Winslow Wheeler
Just What Earmark “Moratorium” are They Talking About?
W. T. Whitney
José Martí, Soul of the Cuban Revolution
Uri Avnery
May Your Home Be Destroyed          
Wim Laven
Year One Report Card: Donald Trump Failing
Jill Richardson
There Are No Shithole Countries
Bob Fitrakis - Harvey Wasserman
Are the Supremes About to Give Trump a Second Term?
Laura Finley
After #MeToo and #TimesUp
Howard Lisnoff
Impressions From the Women’s March
Andy Thayer
HuffPost: “We Really LOVED Your Contributions, Now FUCK OFF!”
Weekend Edition
January 19, 2018
Friday - Sunday
Paul Street
Dr. King’s Long Assassination
David Roediger
A House is Not a Hole: (Not) Caring about What Trump Says
George Burchett
How the CIA Tried to Bribe Wilfred Burchett
Mike Whitney
Trump’s Plan B for Syria: Occupation and Intimidation
Michael Hudson – Charles Goodhart
Could/Should Jubilee Debt Cancellations be Reintroduced Today?
Marshall Auerback – Franklin C. Spinney
Boss Tweet’s Generals Already Run the Show
Andrew Levine
Remember, Democrats are Awful Too
James Bovard
Why Ruby Ridge Still Matters
Wilfred Burchett
The Bug Offensive
Brian Cloughley
Now Trump Menaces Pakistan
Ron Jacobs
Whiteness and Working Folks
Jeffrey St. Clair
The Keeper of Crazy Beats: Charlie Haden and Music as a Force of Liberation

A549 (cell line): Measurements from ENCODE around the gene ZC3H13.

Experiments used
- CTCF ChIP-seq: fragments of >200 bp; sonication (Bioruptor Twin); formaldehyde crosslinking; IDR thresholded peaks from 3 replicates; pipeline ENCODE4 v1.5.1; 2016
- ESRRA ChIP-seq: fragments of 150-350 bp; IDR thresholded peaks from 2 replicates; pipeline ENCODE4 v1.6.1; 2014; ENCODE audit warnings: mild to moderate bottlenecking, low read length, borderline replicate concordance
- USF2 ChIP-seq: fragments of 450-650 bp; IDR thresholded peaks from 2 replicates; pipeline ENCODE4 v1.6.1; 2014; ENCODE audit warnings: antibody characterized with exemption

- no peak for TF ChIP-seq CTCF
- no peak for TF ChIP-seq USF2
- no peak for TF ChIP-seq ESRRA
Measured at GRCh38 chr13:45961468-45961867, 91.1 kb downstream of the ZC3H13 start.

Robert Fantina
Palestine and Israeli Recognition
Jan Oberg
The New US Syria “Strategy”, a Recipe For Continued Disaster
ADRIAN KUZMINSKI
The Return of the Repressed
Mel Gurtov
Dubious Partnership: The US and Saudi Arabia
Robert Fisk
The Next Kurdish War Looms on the Horizon
Lawrence Davidson
Contextualizing Sexual Harassment
Jeff Berg
Approaching Day Zero
Karl Grossman
Disaster Island
Thomas S. Harrington
What Nerve! In Catalonia They are Once Again Trying to Swear in the Coalition that Won the Most Votes
Pepe Escobar
Rome: A Eulogy
Robert Hunziker
Will Aliens Save Humanity?
Jonah Raskin
“Can’t Put the Pot Genie Back in the Bottle”: An Interview with CAL NORML’s Dale Gieringer
Stepan Hobza
Beckett, Ionesco, and Trump
Joseph Natoli
The ‘Worlding’ of the Party-less
Julia Stein
The Myths of Housing Policy
George Ochenski
Zinke’s Purge at Interior
Christopher Brauchli
How Trump Killed the Asterisk
Rosemary Mason - Colin Todhunter
Corporate Monopolies Will Accelerate the Globalisation of Bad Food, Poor Health and Environmental Catastrophe
Michael J. Sainato
U.S Prisons Are Ending In-Person Visits, Cutting Down On Reading Books
Michael Barker
Blame Game: Carillion or Capitalism?
FacebookTwitterGoogle+RedditEmail